Oscar García Rivera was the first Puerto Rican to be elected to public office in the continental United States. In 1937, when he won a seat in the New York State Assembly representing the 17th District, its 20,000-strong Puerto Rican East Harlem community celebrated for days. When Mr. García Rivera was re-elected the following year in a coalition that included Vito Marcantonio, an activist representing East Harlem’s Italian immigrants in Congress, victory was even sweeter.
During the depths of the Depression, García Rivera ran for public office as a Republican, with the support of independent Democrats, labor unions, and liberal Republicans against the corrupt and racially biased Democratic political machine of Tammany Hall. Indeed, New York City had a tradition of “progressive” Republicanism opposed to Tammany Hall. For example, Fiorello LaGuardia, the legendary mayor and reform Republican, also ran as the nominee of the American Labor Party, a militant union-oriented group that supported FDR for president from 1936 onward.
Oscar García Rivera was re-elected to successive terms in 1938 and 1939, serving a total of three years in the Assembly as part of the “City Fusion Party” under the auspices of reformist groups, including the American Labor Party.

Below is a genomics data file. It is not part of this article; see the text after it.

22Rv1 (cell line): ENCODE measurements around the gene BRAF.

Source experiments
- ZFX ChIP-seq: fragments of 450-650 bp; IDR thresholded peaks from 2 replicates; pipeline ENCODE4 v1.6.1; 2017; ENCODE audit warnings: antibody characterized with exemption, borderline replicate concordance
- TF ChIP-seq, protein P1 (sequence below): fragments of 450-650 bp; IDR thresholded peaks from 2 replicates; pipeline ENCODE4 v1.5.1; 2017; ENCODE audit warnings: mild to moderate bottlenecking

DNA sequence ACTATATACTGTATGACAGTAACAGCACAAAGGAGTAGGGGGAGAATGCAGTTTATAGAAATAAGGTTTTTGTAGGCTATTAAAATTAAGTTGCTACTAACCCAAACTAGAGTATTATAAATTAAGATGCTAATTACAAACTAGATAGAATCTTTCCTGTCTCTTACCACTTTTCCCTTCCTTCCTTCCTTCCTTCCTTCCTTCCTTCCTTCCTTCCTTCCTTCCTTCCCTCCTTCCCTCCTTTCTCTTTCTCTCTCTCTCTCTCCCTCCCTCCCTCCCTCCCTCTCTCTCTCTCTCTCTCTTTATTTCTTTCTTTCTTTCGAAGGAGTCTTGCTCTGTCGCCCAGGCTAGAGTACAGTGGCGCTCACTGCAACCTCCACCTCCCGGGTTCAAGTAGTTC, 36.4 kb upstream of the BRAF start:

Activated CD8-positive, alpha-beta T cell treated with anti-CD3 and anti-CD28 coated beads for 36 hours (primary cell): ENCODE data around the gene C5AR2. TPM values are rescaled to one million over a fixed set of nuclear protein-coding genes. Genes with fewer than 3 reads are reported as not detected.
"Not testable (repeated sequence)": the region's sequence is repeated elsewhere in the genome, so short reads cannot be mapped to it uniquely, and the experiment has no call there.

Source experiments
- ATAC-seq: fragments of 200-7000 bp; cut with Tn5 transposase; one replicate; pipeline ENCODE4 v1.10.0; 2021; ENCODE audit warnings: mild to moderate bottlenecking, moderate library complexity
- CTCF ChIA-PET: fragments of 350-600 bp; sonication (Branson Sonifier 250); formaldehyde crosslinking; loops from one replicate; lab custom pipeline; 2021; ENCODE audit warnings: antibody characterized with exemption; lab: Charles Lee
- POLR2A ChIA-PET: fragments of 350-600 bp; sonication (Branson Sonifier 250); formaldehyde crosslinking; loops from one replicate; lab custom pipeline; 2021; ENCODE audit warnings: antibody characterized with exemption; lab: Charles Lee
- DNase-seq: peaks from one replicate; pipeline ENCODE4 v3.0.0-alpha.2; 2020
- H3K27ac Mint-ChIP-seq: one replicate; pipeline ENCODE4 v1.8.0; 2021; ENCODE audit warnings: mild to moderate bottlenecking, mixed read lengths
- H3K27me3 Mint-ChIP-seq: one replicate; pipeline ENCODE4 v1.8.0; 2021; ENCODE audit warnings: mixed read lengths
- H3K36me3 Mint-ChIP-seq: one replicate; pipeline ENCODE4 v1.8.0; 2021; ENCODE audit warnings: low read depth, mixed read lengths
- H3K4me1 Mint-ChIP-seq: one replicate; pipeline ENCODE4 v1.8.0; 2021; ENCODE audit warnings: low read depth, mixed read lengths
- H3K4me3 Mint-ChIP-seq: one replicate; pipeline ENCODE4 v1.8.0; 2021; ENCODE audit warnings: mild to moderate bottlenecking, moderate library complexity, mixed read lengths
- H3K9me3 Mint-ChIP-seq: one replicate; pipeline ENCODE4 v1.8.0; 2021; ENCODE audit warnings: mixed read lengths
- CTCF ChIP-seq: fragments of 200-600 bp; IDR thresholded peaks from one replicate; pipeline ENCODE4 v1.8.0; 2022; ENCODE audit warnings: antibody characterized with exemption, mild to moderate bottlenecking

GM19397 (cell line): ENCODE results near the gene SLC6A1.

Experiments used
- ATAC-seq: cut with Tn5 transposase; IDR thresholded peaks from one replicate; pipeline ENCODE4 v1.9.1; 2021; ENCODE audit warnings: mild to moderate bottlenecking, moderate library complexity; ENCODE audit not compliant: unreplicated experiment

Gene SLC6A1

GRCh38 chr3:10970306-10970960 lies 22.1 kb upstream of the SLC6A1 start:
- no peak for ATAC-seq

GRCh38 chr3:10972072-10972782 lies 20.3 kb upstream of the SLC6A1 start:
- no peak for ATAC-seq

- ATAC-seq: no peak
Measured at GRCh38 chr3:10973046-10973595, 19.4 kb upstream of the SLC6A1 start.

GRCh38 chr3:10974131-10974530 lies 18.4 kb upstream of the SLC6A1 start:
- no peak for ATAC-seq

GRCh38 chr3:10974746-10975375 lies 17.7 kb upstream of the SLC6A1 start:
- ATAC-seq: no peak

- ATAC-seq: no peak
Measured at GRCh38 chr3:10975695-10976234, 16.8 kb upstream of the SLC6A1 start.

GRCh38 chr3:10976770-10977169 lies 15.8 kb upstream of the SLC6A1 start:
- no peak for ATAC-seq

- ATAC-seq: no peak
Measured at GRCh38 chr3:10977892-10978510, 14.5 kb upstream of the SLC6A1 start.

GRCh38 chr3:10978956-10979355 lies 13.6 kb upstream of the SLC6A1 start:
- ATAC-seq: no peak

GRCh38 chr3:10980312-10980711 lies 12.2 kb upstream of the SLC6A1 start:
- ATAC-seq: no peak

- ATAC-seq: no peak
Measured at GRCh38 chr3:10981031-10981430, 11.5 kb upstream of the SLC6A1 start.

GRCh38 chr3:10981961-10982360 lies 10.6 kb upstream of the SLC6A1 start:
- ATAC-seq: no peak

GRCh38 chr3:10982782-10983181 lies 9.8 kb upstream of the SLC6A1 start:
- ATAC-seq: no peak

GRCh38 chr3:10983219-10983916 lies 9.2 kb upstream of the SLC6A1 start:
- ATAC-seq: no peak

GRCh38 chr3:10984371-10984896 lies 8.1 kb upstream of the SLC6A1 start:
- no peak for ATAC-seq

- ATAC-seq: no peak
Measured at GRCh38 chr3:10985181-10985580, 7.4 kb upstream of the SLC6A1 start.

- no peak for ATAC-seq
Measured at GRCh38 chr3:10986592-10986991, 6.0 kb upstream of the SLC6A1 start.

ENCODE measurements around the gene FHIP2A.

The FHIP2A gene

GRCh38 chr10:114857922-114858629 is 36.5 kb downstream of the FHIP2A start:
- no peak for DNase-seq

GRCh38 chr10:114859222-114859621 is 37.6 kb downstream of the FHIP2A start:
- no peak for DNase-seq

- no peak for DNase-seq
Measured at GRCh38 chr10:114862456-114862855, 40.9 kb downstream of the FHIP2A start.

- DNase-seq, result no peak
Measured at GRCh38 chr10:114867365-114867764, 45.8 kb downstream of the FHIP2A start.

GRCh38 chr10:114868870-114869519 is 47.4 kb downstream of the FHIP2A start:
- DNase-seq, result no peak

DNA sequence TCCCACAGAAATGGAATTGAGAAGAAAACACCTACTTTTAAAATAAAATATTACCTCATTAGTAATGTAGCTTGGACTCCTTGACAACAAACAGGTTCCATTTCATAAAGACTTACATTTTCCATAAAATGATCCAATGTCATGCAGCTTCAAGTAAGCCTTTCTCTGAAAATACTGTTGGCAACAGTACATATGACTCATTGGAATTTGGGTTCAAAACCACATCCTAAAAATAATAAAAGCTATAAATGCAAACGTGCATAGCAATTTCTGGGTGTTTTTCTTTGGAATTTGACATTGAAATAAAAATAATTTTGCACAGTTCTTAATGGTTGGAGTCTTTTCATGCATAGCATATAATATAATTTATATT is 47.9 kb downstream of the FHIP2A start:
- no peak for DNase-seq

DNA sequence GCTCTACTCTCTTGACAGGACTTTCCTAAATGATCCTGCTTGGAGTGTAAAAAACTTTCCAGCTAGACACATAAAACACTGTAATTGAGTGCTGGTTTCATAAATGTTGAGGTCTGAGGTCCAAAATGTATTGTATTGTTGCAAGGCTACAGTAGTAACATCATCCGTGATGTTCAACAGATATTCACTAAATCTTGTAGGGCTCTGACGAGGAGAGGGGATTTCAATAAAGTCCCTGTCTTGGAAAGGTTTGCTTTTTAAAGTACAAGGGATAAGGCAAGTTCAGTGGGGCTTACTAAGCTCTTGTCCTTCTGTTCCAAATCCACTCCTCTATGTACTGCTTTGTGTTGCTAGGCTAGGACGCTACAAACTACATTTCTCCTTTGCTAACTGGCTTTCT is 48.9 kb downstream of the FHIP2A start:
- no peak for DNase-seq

Born in 1900 in Mayagüez just two years after Puerto Rico was acquired by the U.S. as a result of the Spanish-American War, Oscar García Rivera was the son of wealthy coffee plantation owners. At an early age, he demonstrated exceptional scholarship and leadership qualities. As an adult, García Rivera saw himself as a defender of the poor and an advocate for New York’s Puerto Rican community.
Among the first graduates of St. John's University School of Law, García Rivera emphasized issues of child labor, protective laws for workers, and anti-discrimination legislation. He helped organize the Postal Clerks' Union of America, encouraging Hispanic employees to push for higher wages and better working conditions. As an assemblyman, in 1939, the Assembly passed his Unemployment Insurance Bill. Subsequent bills sought to establish minimum hours and wages. In 1940, he served as a delegate to the National Republican Convention in Philadelphia and as executive secretary of the New York Puerto Rican Republican Association. In 1956, he achieved another first by becoming the first Puerto Rican to be nominated as the Republican candidate for Justice of the City Court.
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